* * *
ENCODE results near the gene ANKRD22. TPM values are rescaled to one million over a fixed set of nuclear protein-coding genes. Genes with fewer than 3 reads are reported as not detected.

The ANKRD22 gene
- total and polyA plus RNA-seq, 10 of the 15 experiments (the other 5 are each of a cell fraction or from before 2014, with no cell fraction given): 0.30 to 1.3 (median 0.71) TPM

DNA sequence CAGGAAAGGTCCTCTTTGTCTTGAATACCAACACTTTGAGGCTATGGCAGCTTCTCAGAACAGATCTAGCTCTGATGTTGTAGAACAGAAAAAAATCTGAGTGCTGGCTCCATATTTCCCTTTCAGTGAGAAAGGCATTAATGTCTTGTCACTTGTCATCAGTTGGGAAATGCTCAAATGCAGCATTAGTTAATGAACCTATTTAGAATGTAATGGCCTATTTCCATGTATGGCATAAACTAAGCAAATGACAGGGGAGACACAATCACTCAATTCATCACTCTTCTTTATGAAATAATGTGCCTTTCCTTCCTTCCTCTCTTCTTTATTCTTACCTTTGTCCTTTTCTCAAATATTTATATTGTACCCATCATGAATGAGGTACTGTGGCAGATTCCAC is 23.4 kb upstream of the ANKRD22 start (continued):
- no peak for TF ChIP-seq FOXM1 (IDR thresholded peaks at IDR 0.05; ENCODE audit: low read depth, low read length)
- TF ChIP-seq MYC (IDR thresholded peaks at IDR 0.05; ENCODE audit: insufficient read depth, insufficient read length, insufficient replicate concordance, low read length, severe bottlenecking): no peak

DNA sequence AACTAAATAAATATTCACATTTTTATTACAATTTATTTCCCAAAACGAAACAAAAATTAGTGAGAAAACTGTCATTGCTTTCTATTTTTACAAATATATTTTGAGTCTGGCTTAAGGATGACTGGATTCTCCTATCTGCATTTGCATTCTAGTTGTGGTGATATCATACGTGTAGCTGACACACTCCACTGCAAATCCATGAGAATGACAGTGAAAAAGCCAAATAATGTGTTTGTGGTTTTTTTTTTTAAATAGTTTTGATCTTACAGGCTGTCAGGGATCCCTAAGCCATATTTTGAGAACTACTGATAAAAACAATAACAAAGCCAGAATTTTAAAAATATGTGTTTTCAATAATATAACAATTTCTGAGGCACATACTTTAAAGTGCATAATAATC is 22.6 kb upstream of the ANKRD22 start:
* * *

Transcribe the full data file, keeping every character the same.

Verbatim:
ENCODE results near the gene ANKRD22. TPM values are rescaled to one million over a fixed set of nuclear protein-coding genes. Genes with fewer than 3 reads are reported as not detected.

The ANKRD22 gene
- total and polyA plus RNA-seq, 10 of the 15 experiments (the other 5 are each of a cell fraction or from before 2014, with no cell fraction given): 0.30 to 1.3 (median 0.71) TPM

DNA sequence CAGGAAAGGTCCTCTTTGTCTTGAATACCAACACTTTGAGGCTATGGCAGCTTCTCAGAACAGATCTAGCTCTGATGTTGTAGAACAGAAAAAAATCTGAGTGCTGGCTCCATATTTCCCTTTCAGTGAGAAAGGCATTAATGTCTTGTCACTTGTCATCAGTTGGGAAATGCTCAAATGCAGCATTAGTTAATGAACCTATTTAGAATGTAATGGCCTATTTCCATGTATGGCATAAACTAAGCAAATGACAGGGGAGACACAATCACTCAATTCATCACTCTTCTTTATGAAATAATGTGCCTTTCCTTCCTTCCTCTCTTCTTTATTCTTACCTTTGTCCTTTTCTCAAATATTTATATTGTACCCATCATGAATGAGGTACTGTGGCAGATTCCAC is 23.4 kb upstream of the ANKRD22 start (continued):
- no peak for TF ChIP-seq FOXM1 (IDR thresholded peaks at IDR 0.05; ENCODE audit: low read depth, low read length)
- TF ChIP-seq MYC (IDR thresholded peaks at IDR 0.05; ENCODE audit: insufficient read depth, insufficient read length, insufficient replicate concordance, low read length, severe bottlenecking): no peak

DNA sequence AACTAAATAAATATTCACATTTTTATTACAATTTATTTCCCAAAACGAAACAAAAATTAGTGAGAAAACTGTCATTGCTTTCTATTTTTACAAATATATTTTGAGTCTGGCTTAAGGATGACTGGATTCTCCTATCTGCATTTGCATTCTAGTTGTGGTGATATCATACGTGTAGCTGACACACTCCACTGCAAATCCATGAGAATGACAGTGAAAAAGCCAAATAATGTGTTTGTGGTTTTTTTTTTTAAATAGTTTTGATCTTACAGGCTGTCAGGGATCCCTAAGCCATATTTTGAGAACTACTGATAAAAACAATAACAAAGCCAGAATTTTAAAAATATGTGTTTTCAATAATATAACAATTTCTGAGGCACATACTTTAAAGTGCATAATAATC is 22.6 kb upstream of the ANKRD22 start: